Decoding Design

A natural history museum moves out of town, and into nature

Posting in Architecture

Is a museum only successful when placed in a metro area? A new museum in Utah doesn't think so-- in fact, it was designed specifically to fit its natural surroundings.

Normally, as cultural centers, museums are placed in a more urban setting so that even those who haven't made the decision to visit can enjoy and learn at will. Museums, whether they are home to art or fossils are generally in a setting where they can be easily absorbed by the people they were intended to reach.

Last week, the New York Times published a piece on Salt Lake City's new Natural History Museum of Utah, in which Edward Rothstein praises the decision to place the new museum out of the metro area of Salt Lake and in the foothills that surround the city.

Rothstein makes some good (and elegant) arguments:

"Here, at Salt Lake City’s edge, above the geological shoreline of the ancient Lake Bonneville, the earth is vividly present: seen in nearby snow-covered mountains, in the winding hiking and biking path that runs past the museum, and in the untouched land above. Most natural history museums are in urban centers, offering reminders of a distant natural world, but this one is housed in the realm it surveys; it is at home."

The building, designed by Todd Schliemann of Ennead Architects, is beautiful, and its perfectly within the site, tucked into the foothills so well that you can barely see it as you approach.

But the reason that museums generally traditionally go in a more metro area is access. There's also the question of sustainability-- really the only way up to the site is by car, making the new site a continuation of an "isolated monument" pattern that happens with these things.

Smartplanet had the chance to talk to the museum's director, Sarah George, about how to pick a location for a natural history museum, and why the more remote location up against the foothills ultimately won out.

Where to build a museum

George said that back in 1994, when the museum was just beginning to consider a move from its old building in the center of the University of Utah's campus, a consulting firm gave them a list of criteria that would help them assess a new site: cost of development (does it already have infrastructure), will you have to buy the land (if so, who owns it), will it be accessible to the museum's faculty and students (do you want to stay a part of the university), the level of public access, and access to the outdoors (the staff really wanted direct connections to the outside).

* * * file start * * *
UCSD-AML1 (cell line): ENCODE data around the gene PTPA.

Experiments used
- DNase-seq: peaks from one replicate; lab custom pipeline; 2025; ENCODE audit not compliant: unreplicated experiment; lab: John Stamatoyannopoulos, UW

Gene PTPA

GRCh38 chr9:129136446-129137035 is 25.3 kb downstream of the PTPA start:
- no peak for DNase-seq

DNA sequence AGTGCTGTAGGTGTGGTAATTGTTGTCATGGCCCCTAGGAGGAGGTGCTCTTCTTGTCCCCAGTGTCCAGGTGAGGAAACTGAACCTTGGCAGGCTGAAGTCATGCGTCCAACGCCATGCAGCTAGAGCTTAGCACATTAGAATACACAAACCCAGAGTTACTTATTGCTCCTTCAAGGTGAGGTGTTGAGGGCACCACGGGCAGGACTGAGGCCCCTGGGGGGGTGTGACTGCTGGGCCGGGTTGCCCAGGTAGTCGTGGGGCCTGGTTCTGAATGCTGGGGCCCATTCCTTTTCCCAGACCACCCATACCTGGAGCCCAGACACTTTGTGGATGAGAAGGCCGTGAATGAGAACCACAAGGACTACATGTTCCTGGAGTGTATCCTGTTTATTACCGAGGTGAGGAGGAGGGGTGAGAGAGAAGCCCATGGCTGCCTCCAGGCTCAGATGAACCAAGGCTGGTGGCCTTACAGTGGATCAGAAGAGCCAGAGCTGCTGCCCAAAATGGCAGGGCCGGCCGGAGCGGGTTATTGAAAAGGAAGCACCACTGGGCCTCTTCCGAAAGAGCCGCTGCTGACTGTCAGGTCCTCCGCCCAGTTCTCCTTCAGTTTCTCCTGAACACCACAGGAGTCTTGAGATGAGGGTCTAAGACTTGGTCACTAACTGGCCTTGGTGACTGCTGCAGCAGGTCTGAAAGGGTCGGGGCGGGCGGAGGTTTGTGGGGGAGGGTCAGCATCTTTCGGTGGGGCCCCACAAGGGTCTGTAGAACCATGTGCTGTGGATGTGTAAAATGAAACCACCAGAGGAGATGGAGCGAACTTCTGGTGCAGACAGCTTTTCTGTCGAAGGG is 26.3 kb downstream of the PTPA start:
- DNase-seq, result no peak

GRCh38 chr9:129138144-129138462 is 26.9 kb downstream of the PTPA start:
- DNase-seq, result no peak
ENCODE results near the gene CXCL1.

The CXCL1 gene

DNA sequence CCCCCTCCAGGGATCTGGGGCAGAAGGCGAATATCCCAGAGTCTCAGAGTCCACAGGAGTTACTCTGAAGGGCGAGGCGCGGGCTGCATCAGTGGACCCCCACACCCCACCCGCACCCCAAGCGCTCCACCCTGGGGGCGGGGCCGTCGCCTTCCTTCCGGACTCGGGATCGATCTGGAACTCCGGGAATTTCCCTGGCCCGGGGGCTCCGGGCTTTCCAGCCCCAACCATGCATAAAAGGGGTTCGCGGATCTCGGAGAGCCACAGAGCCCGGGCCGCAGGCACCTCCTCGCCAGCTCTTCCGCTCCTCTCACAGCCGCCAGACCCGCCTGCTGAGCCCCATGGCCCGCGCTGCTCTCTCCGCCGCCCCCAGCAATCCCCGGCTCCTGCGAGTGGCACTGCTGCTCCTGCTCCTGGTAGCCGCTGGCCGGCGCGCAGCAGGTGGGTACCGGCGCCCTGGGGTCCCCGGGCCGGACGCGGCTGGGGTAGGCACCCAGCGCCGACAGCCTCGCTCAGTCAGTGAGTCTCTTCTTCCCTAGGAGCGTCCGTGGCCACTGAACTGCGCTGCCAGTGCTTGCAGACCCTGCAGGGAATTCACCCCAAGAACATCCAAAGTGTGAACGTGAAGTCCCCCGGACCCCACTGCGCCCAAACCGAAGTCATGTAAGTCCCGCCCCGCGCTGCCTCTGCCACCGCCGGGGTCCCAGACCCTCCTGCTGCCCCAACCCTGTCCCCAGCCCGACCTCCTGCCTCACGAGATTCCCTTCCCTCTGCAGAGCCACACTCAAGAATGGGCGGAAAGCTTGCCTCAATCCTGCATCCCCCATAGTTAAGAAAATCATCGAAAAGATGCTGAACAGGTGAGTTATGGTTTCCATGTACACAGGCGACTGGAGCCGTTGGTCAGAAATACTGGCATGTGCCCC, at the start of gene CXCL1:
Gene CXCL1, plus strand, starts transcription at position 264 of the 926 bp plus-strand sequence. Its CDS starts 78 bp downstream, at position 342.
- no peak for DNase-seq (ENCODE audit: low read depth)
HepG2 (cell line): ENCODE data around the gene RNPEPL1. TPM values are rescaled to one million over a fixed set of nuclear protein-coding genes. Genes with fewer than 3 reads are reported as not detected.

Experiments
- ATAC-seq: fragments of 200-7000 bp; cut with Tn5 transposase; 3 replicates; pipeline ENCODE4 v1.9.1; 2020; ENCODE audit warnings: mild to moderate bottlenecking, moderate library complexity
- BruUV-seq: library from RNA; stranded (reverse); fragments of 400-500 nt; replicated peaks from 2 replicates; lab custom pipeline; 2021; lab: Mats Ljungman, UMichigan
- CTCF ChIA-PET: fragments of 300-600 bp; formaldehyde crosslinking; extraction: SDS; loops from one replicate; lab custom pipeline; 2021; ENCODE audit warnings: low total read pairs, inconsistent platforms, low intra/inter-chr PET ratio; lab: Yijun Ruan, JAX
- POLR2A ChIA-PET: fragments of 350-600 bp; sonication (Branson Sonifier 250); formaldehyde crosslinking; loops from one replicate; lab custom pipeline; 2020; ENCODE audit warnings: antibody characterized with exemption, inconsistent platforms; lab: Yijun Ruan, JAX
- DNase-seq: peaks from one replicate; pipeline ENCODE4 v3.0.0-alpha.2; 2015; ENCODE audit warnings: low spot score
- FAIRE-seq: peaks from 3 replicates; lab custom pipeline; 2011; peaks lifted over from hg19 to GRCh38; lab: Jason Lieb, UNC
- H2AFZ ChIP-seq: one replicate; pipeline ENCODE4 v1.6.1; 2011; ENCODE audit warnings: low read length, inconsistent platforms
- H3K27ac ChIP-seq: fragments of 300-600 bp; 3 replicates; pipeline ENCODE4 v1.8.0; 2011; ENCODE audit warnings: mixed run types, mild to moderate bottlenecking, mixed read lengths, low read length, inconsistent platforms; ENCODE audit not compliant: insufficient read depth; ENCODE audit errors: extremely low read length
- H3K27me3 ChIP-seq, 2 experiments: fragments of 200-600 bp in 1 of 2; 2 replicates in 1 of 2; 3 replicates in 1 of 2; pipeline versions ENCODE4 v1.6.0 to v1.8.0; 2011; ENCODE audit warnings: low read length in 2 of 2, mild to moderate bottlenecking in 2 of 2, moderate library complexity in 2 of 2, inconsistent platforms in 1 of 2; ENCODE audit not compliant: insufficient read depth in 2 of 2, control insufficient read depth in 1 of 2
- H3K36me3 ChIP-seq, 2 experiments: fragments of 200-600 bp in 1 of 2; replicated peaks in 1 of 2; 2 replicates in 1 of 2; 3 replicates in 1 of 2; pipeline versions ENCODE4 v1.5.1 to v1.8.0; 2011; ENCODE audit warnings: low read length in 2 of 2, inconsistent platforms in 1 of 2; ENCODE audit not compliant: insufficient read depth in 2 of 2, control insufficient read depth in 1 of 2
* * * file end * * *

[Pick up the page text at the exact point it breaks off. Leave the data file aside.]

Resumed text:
"I came to the museum specifically because it was part of a university," she said. "If I was going to stay I wanted to be part of it."

Other spots, including Salt Lake's downtown area and as well as further out of town near the marshes of the Great Salt Lake were considered, but the new site scored high in all of the criteria other than public access.

The university's campus was expanding, and this area of the foothills was already planned for development-- also, there are other cultural centers nearby: the Utah Zoo and the Red Butte Garden, a local destination all year, but known for a great concert line-up during the summer season.

For cities that are up-and-coming, like Salt Lake, the placement of cultural hubs matters, and a traditional view is that museums create a sense of legitimacy  and a cosmopolitan feel. But George has no regrets.

"Downtown we would have had to buy the land, which is outrageously expensive, with no direct access to the outside, and where building parking costs are prohibitive for a nonprofit. The building itself would have been buried in the middle of buildings, and the opportunity to do something that would reflect our natural history would be highly unlikely."

Side-stepping central location with great architecture

If a more urban center isn't an option, how to you bring in visitors? You make it out the building, and you make it about the museum's content.

George said that before the building was even designed, a group got together to decide how much space to dedicate to various functions, or how to connect storage, exhibits and the outdoors. They handed the architects are three inch book of the functional program.

Hours were spent driving around the state with the architects in tow, letting them absorb their surroundings, and ultimately absorb the natural history that they would be designing for in person.

Instead of following a current trend of holding a design competition, George and co. opted to work directly with the firm, so instead of being given 6 designs to chose from, they were able to be a part of the design process.

"We liked that they listened to us very carefully," she said. "I think they would say that they had a great opportunity to do something really extraordinary."

One of the greatest parts about good architecture and design is its ability to draw people to it. Just look at the Getty Center in Los Angeles. The new museum is closer, and much smaller, but will likely have a big cultural impact on the city and state that is its subject.

"What makes a museum great," said George, "is when it's aesthetically wonderful and when it functions well. This building functions well."

For more pictures and information, click here.

Images: NHMU

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Beth Carter

Contributing Editor

Beth Carter is a freelance journalist based in San Francisco. She has worked for Catalyst magazine, the New York Times Syndicate, BBC Travel and Wired. She holds degrees from the University of Oregon and New York University. Follow her on Twitter. Disclosure